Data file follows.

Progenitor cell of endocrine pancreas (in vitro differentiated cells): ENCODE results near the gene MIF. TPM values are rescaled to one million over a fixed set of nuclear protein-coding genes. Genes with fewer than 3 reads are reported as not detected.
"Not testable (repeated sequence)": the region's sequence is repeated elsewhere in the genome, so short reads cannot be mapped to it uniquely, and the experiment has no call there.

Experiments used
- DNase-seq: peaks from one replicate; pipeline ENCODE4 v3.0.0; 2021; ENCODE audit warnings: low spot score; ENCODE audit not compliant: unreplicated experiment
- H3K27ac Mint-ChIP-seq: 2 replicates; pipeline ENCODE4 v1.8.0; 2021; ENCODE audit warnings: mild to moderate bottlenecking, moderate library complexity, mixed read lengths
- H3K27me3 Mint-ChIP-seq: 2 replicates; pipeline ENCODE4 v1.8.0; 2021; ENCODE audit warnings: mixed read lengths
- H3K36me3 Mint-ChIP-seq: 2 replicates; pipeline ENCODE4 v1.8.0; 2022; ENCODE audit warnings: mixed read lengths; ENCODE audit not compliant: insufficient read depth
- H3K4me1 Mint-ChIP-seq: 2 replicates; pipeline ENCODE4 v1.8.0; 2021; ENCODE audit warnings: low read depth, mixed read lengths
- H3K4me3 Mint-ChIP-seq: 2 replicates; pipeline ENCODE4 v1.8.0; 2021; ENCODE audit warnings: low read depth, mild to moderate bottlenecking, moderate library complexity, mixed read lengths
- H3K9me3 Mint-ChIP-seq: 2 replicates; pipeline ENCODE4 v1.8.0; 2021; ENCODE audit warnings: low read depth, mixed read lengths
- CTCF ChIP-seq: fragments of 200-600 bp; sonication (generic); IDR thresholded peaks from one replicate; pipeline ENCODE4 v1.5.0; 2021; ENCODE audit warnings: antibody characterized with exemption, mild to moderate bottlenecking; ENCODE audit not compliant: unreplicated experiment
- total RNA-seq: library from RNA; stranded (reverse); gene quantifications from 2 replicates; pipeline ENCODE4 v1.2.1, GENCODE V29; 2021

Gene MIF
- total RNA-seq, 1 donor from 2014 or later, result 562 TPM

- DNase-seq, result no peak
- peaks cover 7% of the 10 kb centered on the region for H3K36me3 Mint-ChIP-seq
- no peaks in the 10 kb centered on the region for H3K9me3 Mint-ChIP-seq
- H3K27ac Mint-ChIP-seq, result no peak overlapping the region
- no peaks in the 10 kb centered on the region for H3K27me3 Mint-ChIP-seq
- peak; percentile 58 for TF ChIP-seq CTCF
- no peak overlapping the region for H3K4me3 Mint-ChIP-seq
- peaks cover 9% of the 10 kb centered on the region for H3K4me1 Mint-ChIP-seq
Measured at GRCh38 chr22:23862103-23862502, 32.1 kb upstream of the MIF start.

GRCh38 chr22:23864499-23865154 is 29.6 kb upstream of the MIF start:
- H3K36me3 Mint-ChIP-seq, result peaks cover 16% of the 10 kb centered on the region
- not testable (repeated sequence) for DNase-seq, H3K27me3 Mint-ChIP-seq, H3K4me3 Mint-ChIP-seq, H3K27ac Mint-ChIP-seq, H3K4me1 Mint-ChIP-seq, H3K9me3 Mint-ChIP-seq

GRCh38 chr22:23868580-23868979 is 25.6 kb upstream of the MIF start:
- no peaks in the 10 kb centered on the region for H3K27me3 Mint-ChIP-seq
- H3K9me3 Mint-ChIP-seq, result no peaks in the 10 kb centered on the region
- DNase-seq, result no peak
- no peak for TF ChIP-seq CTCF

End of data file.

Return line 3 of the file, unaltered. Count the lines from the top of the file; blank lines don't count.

Experiments used